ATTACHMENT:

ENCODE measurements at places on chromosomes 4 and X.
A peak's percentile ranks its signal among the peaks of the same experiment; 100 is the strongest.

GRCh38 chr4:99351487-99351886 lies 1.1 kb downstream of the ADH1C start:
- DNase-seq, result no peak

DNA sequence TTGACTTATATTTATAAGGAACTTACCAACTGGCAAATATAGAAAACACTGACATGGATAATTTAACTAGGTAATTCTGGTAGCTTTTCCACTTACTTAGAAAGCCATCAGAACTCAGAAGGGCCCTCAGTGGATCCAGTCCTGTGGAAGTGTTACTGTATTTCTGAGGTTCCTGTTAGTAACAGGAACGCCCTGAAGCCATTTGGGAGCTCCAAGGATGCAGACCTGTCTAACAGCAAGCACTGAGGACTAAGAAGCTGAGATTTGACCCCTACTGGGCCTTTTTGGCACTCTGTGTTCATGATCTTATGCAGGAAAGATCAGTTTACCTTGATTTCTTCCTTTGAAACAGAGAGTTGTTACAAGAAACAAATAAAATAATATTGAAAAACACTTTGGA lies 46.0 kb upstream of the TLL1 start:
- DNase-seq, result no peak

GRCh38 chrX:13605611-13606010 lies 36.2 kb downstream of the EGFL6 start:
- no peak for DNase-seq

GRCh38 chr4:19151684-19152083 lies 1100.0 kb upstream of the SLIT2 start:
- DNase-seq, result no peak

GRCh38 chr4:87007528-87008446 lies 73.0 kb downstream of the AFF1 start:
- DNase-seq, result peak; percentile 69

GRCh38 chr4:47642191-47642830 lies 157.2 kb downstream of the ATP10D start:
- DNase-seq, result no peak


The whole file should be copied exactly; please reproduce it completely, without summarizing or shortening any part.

ENCODE measurements at places on chromosomes 4 and X.
A peak's percentile ranks its signal among the peaks of the same experiment; 100 is the strongest.

GRCh38 chr4:99351487-99351886 lies 1.1 kb downstream of the ADH1C start:
- DNase-seq, result no peak

DNA sequence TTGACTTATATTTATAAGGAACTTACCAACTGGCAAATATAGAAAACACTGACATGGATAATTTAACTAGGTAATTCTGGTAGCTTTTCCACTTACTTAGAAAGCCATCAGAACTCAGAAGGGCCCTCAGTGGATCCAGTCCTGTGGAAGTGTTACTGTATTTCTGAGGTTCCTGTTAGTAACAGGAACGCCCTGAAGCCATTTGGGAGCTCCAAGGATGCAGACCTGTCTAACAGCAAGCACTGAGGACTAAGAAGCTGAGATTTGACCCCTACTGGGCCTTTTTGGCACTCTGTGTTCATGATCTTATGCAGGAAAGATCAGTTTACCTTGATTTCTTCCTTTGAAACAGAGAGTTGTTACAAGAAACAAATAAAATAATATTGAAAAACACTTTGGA lies 46.0 kb upstream of the TLL1 start:
- DNase-seq, result no peak

GRCh38 chrX:13605611-13606010 lies 36.2 kb downstream of the EGFL6 start:
- no peak for DNase-seq

GRCh38 chr4:19151684-19152083 lies 1100.0 kb upstream of the SLIT2 start:
- DNase-seq, result no peak

GRCh38 chr4:87007528-87008446 lies 73.0 kb downstream of the AFF1 start:
- DNase-seq, result peak; percentile 69

GRCh38 chr4:47642191-47642830 lies 157.2 kb downstream of the ATP10D start:
- DNase-seq, result no peak